The Marine Modell 1904

Georg Luger’s Beautiful Ship-to-Ship Handgun
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The Navy Luger was issued throughout the Kaiserliche Marine or Imperial German Navy.

When fitted with a detachable buttstock, the Navy
Luger becomes a passable close quarters carbine.

Korvettenkapitän Franz Becker leaned insouciantly against the front coaming of the conning tower of the U-14 and studied the British trawler through his binoculars. Though his crew thought him fearless, the charade was just that. Underneath, he was terrified just like the rest of them.

In 1915, the science of firing torpedoes from one moving ship into another was in its infancy. There yet remained a great deal of guesswork involved. As a result, whenever possible, Kapitan Becker tried to engage his prey on the surface. His forward deck gun was one of two 150mm monsters, and his gun crews knew how to run them. Able Seaman Biles crouched motionless behind a Spandau MG-08 clamped to the railing alongside his Captain. Becker glanced at the boy and hazarded a nervous smile.

The trawler was dead in the water. A lifeboat was already loose from the ship with a few men aboard. However, a vessel this size had a much larger complement. This might be as easy as it appeared, or it could be something else entirely. Kapitan Becker ordered all ahead slow. The muzzle of his big bow gun tracked the trawler as she bore. Becker retrieved his long-barreled Luger pistol, mounted up the wooden shoulder stock and charged the action.

Once nearly abreast, the stationary English vessel at a slant range of about 100 meters, panels on the starboard side of the trawler suddenly fell away. A pair of Maxim-Nordenfelt quick-firing 1-pounder pom-poms immediately opened up. The light automatic cannons raked the U-boat’s deck with 37mm high-explosive shells. The forward German deck gun roared in response, but the heavy round skipped off the water and passed less than a meter above the English vessel. The rear gun could not yet bear. Before his crew could get the gun reloaded, a symphony of British Vickers and Lewis guns slathered the gun mounts in machinegun fire.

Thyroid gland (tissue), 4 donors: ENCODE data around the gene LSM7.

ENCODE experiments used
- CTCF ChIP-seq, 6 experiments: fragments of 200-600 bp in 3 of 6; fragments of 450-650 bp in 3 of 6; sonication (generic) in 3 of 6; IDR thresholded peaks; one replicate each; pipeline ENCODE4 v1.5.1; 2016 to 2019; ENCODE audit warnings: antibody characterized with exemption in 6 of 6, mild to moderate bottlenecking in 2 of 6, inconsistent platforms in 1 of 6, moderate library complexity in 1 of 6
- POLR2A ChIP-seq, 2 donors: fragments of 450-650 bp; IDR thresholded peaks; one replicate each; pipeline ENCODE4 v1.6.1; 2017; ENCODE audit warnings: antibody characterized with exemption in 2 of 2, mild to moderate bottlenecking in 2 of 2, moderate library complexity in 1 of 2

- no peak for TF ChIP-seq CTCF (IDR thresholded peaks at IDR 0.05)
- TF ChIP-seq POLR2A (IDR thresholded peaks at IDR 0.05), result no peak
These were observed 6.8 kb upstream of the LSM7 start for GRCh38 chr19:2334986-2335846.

Biles opened up with his Maxim as Becker snapped off five quick shots from his Luger in the general direction of the enemy bridge. That just attracted the attention of the British gunners. The next cloud of pain rained down on the conning tower. In desperation, Becker threw Biles down the open hatch. He hazarded a quick glance toward the deck and was crushed to see the shredded bodies of his gun crews, still and inert.

Becker tossed his Luger through the gaping hole and then leapt through the hatch himself, rapping his elbow viciously on the way down. With his good arm he pulled the hatch closed while Seaman Biles dogged it in place. He felt the 37mm HE rounds through the floor as they exploded against his boat and screamed for a crash dive. Whether Becker and the remaining members of his crew lived or died would be determined by how quickly they could get under water. If they weren’t sent to the bottom, he would circle back with torpedoes. However, they had to survive the next two minutes first …

The U-boat war during WWI represented a
bold new direction in naval combat.

Hard-Core History

The U-boat war in World War I reflected a more general demise of civility. Early on, U-boats would generally confront their prey on the surface and give them an opportunity to abandon ship before being sunk. The arrival of the camouflaged Q-boats like the trawler described above changed all that. The resulting unrestricted U-boat warfare claimed military and civilian vessels alike.

On 20 May 1915, a U-20 torpedoed and sank the British-flagged ocean liner Lusitania, killing 1,197 people, most of them civilians. Among the dead were 128 Americans. Though the Germans subsequently announced they would guard the safety of civilian passengers on merchant ships, the sinking of the Lusitania sparked a fire that eventually led American Doughboys to the Western Front. American involvement signaled the beginning of the end for Imperial Germany.